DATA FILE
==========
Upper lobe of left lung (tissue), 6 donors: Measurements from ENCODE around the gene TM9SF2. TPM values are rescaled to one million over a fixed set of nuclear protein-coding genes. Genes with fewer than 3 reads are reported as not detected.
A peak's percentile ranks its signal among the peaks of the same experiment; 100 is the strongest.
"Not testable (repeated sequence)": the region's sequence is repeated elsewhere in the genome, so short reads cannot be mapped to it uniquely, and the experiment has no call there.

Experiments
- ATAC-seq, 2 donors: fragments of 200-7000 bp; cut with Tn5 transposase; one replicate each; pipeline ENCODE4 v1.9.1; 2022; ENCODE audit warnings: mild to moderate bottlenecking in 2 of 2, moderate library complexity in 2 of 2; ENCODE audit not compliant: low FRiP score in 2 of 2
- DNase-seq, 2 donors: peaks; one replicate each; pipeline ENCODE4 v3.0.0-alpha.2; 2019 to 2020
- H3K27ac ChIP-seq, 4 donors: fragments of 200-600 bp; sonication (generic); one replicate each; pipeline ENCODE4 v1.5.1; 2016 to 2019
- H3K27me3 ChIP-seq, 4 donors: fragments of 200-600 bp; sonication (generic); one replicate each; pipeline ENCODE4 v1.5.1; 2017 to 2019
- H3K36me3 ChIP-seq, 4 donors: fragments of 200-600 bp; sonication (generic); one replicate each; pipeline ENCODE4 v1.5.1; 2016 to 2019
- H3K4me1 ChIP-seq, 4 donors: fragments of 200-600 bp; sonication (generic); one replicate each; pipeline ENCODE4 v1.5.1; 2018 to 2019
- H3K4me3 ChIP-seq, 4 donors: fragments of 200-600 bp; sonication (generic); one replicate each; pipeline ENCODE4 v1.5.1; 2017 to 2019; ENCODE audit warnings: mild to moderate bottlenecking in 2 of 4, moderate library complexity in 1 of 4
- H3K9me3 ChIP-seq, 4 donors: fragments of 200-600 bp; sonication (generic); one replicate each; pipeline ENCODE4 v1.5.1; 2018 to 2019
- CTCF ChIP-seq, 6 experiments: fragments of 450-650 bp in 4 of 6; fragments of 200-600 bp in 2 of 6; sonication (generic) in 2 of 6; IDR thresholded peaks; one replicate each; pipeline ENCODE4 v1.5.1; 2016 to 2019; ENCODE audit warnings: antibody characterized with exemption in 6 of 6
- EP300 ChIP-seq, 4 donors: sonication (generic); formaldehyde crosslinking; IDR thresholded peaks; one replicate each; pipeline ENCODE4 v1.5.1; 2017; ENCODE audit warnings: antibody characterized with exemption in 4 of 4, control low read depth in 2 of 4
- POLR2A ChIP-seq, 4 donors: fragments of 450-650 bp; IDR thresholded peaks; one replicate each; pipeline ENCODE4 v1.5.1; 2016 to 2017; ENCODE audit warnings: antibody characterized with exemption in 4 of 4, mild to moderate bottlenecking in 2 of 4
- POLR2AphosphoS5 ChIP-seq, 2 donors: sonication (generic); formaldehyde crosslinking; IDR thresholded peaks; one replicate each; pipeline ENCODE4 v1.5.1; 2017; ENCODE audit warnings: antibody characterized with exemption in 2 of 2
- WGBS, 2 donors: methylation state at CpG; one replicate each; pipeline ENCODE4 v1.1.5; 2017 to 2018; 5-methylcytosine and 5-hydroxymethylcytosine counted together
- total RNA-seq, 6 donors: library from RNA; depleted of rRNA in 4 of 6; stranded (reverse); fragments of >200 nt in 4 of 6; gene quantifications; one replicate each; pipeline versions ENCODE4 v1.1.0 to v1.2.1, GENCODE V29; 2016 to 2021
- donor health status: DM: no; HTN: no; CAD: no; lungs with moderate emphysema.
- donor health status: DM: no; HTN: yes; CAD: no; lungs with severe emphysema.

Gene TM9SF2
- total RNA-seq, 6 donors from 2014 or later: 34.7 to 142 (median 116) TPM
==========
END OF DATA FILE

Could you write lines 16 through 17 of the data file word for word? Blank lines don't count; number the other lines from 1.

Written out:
- POLR2AphosphoS5 ChIP-seq, 2 donors: sonication (generic); formaldehyde crosslinking; IDR thresholded peaks; one replicate each; pipeline ENCODE4 v1.5.1; 2017; ENCODE audit warnings: antibody characterized with exemption in 2 of 2
- WGBS, 2 donors: methylation state at CpG; one replicate each; pipeline ENCODE4 v1.1.5; 2017 to 2018; 5-methylcytosine and 5-hydroxymethylcytosine counted together